The mails to the Waterford area at that point were an ad hoc affair, and a great account can be gleamed from the visit of Arthur Young to the area in 1776, indeed it is arguable that we would not have had his visit but for the precarious nature of the packets at the time. We’ve met with Young before. He had traveled the country on an agricultural tour and was to embark a packet at Passage for a return to England. The captain made all manner of excuse not to sail though, and realising the delay was to build up a passenger manifest, the traveler decided to invite himself to Ballycanavan, then seat of the Bolton estate. 
Steam packets Meteor and Royal Sovereign which operated on the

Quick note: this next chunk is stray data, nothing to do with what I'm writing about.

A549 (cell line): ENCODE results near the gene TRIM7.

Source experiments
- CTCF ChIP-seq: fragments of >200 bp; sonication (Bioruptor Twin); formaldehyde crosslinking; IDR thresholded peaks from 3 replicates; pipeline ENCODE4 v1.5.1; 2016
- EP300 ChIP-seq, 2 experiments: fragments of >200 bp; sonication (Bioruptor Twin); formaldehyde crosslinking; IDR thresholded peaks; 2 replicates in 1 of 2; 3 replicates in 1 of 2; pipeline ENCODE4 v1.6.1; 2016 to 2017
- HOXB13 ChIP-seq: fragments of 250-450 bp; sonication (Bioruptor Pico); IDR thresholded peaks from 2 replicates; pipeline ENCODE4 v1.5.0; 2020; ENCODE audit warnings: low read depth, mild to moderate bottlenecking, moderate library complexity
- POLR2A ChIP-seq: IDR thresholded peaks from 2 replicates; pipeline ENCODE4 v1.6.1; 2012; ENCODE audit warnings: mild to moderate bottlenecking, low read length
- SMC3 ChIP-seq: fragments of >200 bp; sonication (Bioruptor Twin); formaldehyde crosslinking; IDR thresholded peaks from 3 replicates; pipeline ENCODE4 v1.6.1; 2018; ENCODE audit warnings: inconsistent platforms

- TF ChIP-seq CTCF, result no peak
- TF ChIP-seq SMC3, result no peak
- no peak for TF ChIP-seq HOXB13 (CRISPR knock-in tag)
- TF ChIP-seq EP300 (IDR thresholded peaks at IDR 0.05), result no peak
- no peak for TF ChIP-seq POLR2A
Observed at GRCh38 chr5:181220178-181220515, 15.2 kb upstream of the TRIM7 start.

Milford Waterford route for a time circa 1824

 Maritime Museum Greenwich, via Roger Antell 
At the time the Packet boats had evolved to carry packages of business/government and domestic mail, passenger, and freight transportation between European countries and their colonies. However the service out of Waterford, and based at Passage East was a privately run operation, carrying post, but depending also on passengers and freight to generate income. The official postal route between London and Ireland was Holyhead to Dublin.